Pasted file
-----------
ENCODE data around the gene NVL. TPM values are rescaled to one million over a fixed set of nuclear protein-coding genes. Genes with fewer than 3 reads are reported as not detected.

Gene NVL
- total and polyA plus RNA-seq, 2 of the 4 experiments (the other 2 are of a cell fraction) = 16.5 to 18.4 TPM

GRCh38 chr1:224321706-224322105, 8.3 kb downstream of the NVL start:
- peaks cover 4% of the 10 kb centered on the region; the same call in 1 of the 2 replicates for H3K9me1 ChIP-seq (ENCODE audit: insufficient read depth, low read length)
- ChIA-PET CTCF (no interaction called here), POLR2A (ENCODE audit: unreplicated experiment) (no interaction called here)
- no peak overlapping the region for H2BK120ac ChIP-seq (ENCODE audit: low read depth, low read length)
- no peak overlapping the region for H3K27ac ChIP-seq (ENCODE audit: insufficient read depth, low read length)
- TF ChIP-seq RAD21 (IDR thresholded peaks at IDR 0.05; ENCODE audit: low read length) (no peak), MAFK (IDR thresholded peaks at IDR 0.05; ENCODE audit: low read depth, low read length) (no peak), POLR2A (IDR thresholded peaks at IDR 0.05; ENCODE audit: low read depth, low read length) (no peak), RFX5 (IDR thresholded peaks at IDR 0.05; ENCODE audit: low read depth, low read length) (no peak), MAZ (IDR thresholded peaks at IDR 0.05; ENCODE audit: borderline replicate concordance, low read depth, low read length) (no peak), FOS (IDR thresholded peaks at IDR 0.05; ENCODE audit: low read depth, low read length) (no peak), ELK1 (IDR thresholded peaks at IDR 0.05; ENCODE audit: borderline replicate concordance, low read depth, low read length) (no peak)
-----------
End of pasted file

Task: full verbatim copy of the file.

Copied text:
ENCODE data around the gene NVL. TPM values are rescaled to one million over a fixed set of nuclear protein-coding genes. Genes with fewer than 3 reads are reported as not detected.

Gene NVL
- total and polyA plus RNA-seq, 2 of the 4 experiments (the other 2 are of a cell fraction) = 16.5 to 18.4 TPM

GRCh38 chr1:224321706-224322105, 8.3 kb downstream of the NVL start:
- peaks cover 4% of the 10 kb centered on the region; the same call in 1 of the 2 replicates for H3K9me1 ChIP-seq (ENCODE audit: insufficient read depth, low read length)
- ChIA-PET CTCF (no interaction called here), POLR2A (ENCODE audit: unreplicated experiment) (no interaction called here)
- no peak overlapping the region for H2BK120ac ChIP-seq (ENCODE audit: low read depth, low read length)
- no peak overlapping the region for H3K27ac ChIP-seq (ENCODE audit: insufficient read depth, low read length)
- TF ChIP-seq RAD21 (IDR thresholded peaks at IDR 0.05; ENCODE audit: low read length) (no peak), MAFK (IDR thresholded peaks at IDR 0.05; ENCODE audit: low read depth, low read length) (no peak), POLR2A (IDR thresholded peaks at IDR 0.05; ENCODE audit: low read depth, low read length) (no peak), RFX5 (IDR thresholded peaks at IDR 0.05; ENCODE audit: low read depth, low read length) (no peak), MAZ (IDR thresholded peaks at IDR 0.05; ENCODE audit: borderline replicate concordance, low read depth, low read length) (no peak), FOS (IDR thresholded peaks at IDR 0.05; ENCODE audit: low read depth, low read length) (no peak), ELK1 (IDR thresholded peaks at IDR 0.05; ENCODE audit: borderline replicate concordance, low read depth, low read length) (no peak)